The majority of this book takes place in the capital, which Yuna and Fina do indeed head towards as promised. On the way she captures a gang of bandits (who have been kidnapping and raping women, thus keeping to this series’ “one tonally awful event per book” quota), she meets Noa’s older sister, an academy student who is far stronger than most of her classmates, and thus Yuna is used to take her down a peg or two; manages to convince everyone that potatoes are not poisonous when prepared properly, and the same goes for cheese; draws an adorable picture book for the princess which is basically a childish retelling of her meeting Fina; and, oh yes, defeats ten THOUSAND goblins, orcs, wolves, wyverns, and one giant wyrm. By herself. On the bright side, this does actually get her to drain her magic a bit, though it’s still not enough to actually injure or trouble her.

This probably reads like a short story book, and to an extent that’s what the books are; Yuna does adventures, about 3/4 of which are warm fuzzy things, and 1/4 of which is fantasy game violence. Yuna remains rather emotionless at the best of times, but her heart is still in the right place, as the reason she kills all those monsters is that Noa was worried about her dad getting killed by them. By the end of the book, she’s returning to Crimonia, but I get the sense that the book will take us wherever Yuna can meet more guys who judge her by her appearance and thus have to be beat up, and young girls who are in awe of her. Noa has fan club cards made at the end of this book, as I noted, and I suspect numbers will go up fast. Which is probably a good thing; Yuna functions best when around others, and by herself can get somewhat callous and mean.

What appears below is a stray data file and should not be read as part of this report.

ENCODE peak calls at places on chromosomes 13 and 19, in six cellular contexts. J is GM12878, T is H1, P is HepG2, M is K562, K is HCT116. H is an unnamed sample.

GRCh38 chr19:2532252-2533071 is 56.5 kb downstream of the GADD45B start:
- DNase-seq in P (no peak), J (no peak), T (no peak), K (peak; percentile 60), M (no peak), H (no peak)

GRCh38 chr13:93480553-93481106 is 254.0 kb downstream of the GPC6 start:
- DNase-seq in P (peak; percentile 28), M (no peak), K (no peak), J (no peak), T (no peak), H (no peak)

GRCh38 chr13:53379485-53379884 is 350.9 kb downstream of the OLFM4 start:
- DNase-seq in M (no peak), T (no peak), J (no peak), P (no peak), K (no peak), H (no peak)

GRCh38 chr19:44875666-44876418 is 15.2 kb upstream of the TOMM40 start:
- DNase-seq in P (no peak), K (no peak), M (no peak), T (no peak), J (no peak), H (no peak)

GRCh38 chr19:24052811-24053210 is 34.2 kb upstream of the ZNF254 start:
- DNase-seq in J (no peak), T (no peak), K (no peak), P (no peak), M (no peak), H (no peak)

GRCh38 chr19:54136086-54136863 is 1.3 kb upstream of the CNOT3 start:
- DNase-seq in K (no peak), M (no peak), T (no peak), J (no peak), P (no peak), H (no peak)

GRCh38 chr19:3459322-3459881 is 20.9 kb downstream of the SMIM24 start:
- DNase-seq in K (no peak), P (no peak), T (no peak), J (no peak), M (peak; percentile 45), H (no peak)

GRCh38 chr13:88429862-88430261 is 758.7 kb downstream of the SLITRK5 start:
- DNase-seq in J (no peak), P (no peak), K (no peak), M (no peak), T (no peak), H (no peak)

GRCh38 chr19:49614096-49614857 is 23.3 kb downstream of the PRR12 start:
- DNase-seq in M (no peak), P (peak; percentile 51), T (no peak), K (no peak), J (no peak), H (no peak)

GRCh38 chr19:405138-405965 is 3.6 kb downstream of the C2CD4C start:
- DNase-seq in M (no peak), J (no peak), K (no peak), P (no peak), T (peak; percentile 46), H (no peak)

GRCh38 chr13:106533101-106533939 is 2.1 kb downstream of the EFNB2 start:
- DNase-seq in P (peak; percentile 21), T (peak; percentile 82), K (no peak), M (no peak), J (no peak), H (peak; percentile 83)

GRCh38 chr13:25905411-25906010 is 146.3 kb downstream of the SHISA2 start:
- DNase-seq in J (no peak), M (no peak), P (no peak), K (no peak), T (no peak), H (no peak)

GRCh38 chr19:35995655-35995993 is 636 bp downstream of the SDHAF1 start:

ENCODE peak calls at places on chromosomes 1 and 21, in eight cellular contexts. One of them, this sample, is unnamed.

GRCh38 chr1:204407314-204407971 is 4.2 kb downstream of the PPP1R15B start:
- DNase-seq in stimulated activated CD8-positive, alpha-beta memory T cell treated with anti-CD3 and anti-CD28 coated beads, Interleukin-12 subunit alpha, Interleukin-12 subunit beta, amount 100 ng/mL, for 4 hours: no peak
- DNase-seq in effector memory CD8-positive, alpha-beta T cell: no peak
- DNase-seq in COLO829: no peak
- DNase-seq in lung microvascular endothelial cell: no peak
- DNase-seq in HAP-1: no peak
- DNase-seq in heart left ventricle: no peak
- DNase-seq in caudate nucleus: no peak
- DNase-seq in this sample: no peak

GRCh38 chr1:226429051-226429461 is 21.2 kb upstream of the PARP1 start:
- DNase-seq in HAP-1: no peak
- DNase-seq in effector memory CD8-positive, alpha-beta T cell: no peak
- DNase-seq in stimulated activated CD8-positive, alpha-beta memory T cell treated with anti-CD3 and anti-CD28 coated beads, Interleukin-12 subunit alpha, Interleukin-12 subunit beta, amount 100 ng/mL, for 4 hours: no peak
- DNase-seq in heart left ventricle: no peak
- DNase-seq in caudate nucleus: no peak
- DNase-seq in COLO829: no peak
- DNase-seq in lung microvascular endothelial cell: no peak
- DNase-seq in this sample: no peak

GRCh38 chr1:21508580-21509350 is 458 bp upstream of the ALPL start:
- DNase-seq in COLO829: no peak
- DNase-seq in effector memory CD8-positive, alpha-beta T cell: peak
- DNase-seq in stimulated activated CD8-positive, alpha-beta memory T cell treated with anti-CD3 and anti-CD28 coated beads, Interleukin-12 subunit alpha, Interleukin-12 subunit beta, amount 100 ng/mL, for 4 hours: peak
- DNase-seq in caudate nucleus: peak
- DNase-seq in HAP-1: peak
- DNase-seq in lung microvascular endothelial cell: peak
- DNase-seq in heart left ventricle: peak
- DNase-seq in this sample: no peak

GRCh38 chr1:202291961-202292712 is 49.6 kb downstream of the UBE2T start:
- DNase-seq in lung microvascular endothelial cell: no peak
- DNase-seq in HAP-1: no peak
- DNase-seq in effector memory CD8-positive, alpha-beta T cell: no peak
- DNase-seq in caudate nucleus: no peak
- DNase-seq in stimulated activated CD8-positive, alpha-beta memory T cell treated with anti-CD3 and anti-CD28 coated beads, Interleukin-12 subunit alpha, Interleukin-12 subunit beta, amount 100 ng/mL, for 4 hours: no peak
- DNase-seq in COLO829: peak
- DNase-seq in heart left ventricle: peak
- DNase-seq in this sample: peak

If you want a nice combination of slow life, ludicrously overpowered hero, cute girls beating up sexist jerks, and bears, this is your ideal series. If those things aren’t for you, your mileage may vary.

Kuma Kuma Kuma Bear, Vol. 2

By Kumanano and 029. Released in Japan by PASH! Books. Released in North America by Seven Seas. Translated by Jan Cash & Vincent Castaneda. Adapted by Will Holcomb.